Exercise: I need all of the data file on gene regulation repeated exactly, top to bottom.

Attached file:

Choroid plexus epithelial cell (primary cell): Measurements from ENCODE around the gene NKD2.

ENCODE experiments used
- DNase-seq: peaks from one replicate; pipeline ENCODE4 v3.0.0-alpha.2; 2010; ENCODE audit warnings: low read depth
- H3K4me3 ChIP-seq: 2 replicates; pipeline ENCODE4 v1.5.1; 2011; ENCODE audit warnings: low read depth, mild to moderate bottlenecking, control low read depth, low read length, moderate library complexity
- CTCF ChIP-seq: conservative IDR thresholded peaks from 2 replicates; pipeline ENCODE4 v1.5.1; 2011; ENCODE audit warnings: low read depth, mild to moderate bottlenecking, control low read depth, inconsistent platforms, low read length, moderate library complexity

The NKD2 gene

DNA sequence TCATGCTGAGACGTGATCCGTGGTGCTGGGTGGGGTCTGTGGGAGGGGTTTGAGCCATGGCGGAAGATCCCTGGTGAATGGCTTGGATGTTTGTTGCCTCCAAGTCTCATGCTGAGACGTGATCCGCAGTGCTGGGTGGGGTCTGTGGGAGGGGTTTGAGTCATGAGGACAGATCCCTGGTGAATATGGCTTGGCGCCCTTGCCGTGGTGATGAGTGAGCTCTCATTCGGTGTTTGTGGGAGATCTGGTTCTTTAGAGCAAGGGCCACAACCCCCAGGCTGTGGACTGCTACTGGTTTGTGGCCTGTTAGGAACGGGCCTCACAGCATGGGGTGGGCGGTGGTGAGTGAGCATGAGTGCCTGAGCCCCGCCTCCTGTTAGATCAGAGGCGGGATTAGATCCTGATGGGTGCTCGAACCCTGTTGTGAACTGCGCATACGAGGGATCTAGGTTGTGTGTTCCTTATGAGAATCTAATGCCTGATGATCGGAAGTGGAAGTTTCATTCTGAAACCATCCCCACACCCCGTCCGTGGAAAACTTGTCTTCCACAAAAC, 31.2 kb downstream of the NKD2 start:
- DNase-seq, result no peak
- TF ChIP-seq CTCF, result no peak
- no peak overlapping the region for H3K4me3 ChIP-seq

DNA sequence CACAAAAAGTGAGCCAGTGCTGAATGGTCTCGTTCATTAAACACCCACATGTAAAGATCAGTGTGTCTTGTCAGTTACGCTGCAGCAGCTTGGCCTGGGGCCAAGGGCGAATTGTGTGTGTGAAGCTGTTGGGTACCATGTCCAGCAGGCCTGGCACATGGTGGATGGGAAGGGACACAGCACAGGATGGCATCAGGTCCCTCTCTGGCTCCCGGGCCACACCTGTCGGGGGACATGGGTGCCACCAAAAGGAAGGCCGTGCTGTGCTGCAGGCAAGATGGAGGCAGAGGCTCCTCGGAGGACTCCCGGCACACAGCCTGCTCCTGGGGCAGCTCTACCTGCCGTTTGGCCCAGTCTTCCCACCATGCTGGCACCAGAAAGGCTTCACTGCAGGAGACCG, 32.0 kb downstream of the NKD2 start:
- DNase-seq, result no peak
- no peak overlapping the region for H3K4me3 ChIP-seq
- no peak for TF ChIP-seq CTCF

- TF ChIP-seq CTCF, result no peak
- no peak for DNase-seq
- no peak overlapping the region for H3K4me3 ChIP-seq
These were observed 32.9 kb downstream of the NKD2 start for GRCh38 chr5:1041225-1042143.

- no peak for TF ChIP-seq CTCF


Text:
Choroid plexus epithelial cell (primary cell): Measurements from ENCODE around the gene NKD2.

ENCODE experiments used
- DNase-seq: peaks from one replicate; pipeline ENCODE4 v3.0.0-alpha.2; 2010; ENCODE audit warnings: low read depth
- H3K4me3 ChIP-seq: 2 replicates; pipeline ENCODE4 v1.5.1; 2011; ENCODE audit warnings: low read depth, mild to moderate bottlenecking, control low read depth, low read length, moderate library complexity
- CTCF ChIP-seq: conservative IDR thresholded peaks from 2 replicates; pipeline ENCODE4 v1.5.1; 2011; ENCODE audit warnings: low read depth, mild to moderate bottlenecking, control low read depth, inconsistent platforms, low read length, moderate library complexity

The NKD2 gene

DNA sequence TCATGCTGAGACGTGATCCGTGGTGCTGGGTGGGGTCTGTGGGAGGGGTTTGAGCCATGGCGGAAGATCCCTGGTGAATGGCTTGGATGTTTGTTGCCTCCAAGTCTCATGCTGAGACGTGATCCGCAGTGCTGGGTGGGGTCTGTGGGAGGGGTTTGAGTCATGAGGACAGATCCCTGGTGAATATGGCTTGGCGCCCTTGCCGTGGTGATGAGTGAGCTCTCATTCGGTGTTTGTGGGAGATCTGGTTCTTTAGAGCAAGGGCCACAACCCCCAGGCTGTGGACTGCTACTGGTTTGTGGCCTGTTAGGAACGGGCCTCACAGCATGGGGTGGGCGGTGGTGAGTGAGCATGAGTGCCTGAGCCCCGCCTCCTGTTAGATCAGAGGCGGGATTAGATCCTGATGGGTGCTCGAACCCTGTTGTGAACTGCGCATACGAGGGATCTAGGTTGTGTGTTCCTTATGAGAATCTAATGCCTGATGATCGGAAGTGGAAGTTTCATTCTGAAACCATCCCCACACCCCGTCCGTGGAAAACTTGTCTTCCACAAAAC, 31.2 kb downstream of the NKD2 start:
- DNase-seq, result no peak
- TF ChIP-seq CTCF, result no peak
- no peak overlapping the region for H3K4me3 ChIP-seq

DNA sequence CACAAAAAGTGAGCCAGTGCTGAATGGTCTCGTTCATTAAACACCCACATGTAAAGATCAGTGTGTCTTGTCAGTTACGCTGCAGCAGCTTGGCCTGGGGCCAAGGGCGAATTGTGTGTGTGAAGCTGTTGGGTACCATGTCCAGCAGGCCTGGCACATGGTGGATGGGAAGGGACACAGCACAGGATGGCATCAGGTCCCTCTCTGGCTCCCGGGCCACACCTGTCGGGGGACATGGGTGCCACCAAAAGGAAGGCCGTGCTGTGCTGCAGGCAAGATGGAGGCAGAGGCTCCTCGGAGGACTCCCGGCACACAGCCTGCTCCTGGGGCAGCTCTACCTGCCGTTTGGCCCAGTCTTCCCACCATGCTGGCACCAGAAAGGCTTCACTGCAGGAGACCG, 32.0 kb downstream of the NKD2 start:
- DNase-seq, result no peak
- no peak overlapping the region for H3K4me3 ChIP-seq
- no peak for TF ChIP-seq CTCF

- TF ChIP-seq CTCF, result no peak
- no peak for DNase-seq
- no peak overlapping the region for H3K4me3 ChIP-seq
These were observed 32.9 kb downstream of the NKD2 start for GRCh38 chr5:1041225-1042143.

- no peak for TF ChIP-seq CTCF